Internal auditor Cynthia Cooper began a review of the company's capital expenditures and capital accounts in May. That audit had been scheduled for the third quarter 2002, but she advanced it, the company said in the filing.
WorldCom former Chief Financial Officer Scott Sullivan asked her on June 11 to delay the review when confronted with questionable transfers to the company's capital accounts, but Cooper continued the audit, the statement said.
Investigation, but politics too
In opening remarks, Michael Oxley, the Ohio Republican who chairs the House committee, called the WorldCom incident the latest "decline of ethics in American culture during the 1990s." Those responsible "owe this committee and the public a thorough investigation," Oxley said.
He was echoed by John J. LaFalce, a New York Democrat. "The imperative of meeting analysts' quarterly projections has trumped the need of shareholders," he said.
Calling new legislation mandatory, LaFalce said auditors and boards of directors have failed as watchdogs. "The health of our economy depends on our actions," he said.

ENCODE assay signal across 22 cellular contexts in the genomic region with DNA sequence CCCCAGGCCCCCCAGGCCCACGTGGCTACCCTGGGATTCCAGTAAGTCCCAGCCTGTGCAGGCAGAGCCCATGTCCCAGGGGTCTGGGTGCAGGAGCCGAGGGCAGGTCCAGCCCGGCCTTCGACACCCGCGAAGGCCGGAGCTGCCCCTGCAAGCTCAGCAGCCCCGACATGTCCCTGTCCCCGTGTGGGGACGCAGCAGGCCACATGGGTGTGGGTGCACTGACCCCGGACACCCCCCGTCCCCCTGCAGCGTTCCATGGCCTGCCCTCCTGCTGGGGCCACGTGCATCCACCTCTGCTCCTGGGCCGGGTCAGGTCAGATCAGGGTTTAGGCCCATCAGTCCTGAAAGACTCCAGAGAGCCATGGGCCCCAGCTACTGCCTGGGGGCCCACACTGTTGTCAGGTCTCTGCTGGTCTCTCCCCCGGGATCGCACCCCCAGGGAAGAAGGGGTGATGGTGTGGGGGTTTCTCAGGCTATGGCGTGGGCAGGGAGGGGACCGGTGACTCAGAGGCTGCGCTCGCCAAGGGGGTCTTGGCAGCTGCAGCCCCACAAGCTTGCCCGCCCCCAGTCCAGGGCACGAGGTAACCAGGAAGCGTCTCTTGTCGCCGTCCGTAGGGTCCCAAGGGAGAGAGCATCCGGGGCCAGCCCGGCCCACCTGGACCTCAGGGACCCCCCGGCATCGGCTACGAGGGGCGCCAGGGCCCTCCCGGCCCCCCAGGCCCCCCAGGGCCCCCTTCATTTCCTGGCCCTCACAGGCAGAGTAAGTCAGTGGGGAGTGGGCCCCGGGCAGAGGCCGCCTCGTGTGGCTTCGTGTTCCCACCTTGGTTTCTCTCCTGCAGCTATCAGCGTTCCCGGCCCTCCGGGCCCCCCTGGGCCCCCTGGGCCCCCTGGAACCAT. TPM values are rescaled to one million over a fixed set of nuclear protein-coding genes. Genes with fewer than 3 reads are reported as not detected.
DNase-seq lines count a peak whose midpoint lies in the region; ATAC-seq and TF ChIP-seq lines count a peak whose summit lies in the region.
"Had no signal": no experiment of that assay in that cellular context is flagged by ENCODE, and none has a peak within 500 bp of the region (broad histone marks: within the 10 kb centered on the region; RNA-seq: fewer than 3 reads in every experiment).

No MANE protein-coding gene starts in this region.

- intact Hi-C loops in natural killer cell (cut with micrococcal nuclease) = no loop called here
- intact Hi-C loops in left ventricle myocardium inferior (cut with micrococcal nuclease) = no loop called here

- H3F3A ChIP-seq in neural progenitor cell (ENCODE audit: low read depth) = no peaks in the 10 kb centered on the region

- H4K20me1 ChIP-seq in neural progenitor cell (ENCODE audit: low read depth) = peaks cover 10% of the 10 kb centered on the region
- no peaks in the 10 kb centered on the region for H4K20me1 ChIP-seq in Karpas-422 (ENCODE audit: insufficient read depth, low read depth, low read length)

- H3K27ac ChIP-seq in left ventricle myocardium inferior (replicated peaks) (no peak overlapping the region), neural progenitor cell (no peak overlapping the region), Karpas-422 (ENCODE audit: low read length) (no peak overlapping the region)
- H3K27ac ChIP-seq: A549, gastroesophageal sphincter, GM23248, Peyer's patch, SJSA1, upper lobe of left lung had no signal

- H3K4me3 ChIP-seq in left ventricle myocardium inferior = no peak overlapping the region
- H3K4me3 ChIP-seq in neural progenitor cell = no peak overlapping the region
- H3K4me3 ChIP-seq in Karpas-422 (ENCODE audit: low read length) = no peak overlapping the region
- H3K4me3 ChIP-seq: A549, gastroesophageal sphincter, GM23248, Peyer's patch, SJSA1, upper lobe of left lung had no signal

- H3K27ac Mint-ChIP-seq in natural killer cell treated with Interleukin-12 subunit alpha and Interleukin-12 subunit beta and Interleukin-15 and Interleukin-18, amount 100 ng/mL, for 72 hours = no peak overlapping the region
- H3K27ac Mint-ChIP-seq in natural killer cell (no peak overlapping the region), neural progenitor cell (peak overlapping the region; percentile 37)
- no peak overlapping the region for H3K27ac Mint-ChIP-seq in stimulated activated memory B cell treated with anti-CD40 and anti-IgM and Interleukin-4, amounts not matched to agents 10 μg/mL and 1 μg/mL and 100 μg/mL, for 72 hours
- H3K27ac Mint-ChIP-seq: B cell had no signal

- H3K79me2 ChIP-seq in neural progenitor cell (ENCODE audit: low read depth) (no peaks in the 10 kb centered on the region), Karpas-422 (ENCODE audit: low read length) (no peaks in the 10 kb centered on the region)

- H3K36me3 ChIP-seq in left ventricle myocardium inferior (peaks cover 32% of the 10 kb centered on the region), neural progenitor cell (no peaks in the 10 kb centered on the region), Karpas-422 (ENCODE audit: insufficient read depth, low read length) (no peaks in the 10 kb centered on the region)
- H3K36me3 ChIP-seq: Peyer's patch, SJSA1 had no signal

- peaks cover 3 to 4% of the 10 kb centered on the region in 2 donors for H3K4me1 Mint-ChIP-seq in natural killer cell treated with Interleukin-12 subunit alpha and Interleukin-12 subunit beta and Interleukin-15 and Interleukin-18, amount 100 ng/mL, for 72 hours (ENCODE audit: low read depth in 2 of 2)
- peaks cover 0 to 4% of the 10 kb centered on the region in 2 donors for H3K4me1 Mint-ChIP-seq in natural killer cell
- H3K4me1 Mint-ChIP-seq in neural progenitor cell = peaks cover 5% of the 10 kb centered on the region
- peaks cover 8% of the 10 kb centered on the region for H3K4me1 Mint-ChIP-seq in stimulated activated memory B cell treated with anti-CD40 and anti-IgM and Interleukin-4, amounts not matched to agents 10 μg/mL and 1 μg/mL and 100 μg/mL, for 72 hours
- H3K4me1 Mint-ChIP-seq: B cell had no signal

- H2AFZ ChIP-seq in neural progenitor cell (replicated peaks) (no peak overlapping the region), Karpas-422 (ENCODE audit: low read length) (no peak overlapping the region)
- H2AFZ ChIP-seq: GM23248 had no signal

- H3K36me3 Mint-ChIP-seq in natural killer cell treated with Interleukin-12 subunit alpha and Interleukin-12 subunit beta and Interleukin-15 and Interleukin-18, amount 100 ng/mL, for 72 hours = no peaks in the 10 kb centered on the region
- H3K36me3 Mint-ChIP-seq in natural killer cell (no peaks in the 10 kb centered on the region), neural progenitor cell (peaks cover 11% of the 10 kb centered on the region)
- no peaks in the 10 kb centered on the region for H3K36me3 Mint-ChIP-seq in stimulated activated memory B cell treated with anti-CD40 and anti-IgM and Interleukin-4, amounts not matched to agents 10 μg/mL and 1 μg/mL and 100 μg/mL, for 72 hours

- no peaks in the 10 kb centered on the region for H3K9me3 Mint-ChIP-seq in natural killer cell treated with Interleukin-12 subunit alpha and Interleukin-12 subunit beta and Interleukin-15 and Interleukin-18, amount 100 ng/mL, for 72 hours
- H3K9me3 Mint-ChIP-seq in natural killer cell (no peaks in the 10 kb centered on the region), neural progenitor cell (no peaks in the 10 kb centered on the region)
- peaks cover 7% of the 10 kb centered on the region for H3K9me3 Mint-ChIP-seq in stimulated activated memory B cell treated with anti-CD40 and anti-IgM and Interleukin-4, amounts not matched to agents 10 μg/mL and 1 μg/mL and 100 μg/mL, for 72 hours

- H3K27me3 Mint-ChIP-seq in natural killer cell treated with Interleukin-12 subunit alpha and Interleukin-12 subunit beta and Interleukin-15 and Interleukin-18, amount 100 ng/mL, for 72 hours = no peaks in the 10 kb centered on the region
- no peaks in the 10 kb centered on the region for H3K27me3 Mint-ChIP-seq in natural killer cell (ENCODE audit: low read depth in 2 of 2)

"This cowboy capitalism must stop," said Maxine Waters, a California Democrat.
With members of Congress facing re-election this November, the hearings are sure to become politicized. Many American voters have lost big savings in a stock market battered by the accounting scandals that began with Enron last year. The Nasdaq composite index fell to a five-year low last week.
The latest setback came from Merck & Co., which late Friday said that more than $14 billion, or 10 percent, of revenue reported since 1999 was never actually collected by the company.
Clinton, Miss.-based WorldCom late last month said an internal audit found it overstated cash flow by $3.8 billion by disguising regular operating expenses as long-term capital expenditures during a 15-month period ended in March.